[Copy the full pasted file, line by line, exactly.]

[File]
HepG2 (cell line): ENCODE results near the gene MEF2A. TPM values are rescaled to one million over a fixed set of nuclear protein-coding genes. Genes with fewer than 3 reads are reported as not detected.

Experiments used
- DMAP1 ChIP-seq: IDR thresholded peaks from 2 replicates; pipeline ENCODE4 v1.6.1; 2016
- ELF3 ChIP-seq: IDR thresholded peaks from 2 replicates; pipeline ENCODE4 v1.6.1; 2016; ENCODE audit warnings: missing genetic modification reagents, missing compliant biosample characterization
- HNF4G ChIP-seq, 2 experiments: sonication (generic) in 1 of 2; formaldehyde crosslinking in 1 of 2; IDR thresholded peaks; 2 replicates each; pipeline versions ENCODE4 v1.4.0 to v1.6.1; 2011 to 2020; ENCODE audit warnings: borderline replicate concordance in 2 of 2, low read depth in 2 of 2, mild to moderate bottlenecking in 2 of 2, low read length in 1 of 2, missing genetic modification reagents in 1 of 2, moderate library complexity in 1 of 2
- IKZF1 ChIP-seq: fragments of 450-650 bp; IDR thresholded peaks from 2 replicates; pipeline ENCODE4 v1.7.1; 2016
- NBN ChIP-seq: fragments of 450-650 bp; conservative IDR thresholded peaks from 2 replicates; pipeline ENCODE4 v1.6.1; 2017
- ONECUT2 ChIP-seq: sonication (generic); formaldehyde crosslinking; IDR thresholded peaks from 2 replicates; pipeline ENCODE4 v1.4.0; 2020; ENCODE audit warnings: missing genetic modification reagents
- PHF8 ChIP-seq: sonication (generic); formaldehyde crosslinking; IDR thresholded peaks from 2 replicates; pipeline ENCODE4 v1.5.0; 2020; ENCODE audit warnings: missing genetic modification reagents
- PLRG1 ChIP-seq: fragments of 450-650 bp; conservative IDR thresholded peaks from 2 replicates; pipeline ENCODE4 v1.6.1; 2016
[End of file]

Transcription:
HepG2 (cell line): ENCODE results near the gene MEF2A. TPM values are rescaled to one million over a fixed set of nuclear protein-coding genes. Genes with fewer than 3 reads are reported as not detected.

Experiments used
- DMAP1 ChIP-seq: IDR thresholded peaks from 2 replicates; pipeline ENCODE4 v1.6.1; 2016
- ELF3 ChIP-seq: IDR thresholded peaks from 2 replicates; pipeline ENCODE4 v1.6.1; 2016; ENCODE audit warnings: missing genetic modification reagents, missing compliant biosample characterization
- HNF4G ChIP-seq, 2 experiments: sonication (generic) in 1 of 2; formaldehyde crosslinking in 1 of 2; IDR thresholded peaks; 2 replicates each; pipeline versions ENCODE4 v1.4.0 to v1.6.1; 2011 to 2020; ENCODE audit warnings: borderline replicate concordance in 2 of 2, low read depth in 2 of 2, mild to moderate bottlenecking in 2 of 2, low read length in 1 of 2, missing genetic modification reagents in 1 of 2, moderate library complexity in 1 of 2
- IKZF1 ChIP-seq: fragments of 450-650 bp; IDR thresholded peaks from 2 replicates; pipeline ENCODE4 v1.7.1; 2016
- NBN ChIP-seq: fragments of 450-650 bp; conservative IDR thresholded peaks from 2 replicates; pipeline ENCODE4 v1.6.1; 2017
- ONECUT2 ChIP-seq: sonication (generic); formaldehyde crosslinking; IDR thresholded peaks from 2 replicates; pipeline ENCODE4 v1.4.0; 2020; ENCODE audit warnings: missing genetic modification reagents
- PHF8 ChIP-seq: sonication (generic); formaldehyde crosslinking; IDR thresholded peaks from 2 replicates; pipeline ENCODE4 v1.5.0; 2020; ENCODE audit warnings: missing genetic modification reagents
- PLRG1 ChIP-seq: fragments of 450-650 bp; conservative IDR thresholded peaks from 2 replicates; pipeline ENCODE4 v1.6.1; 2016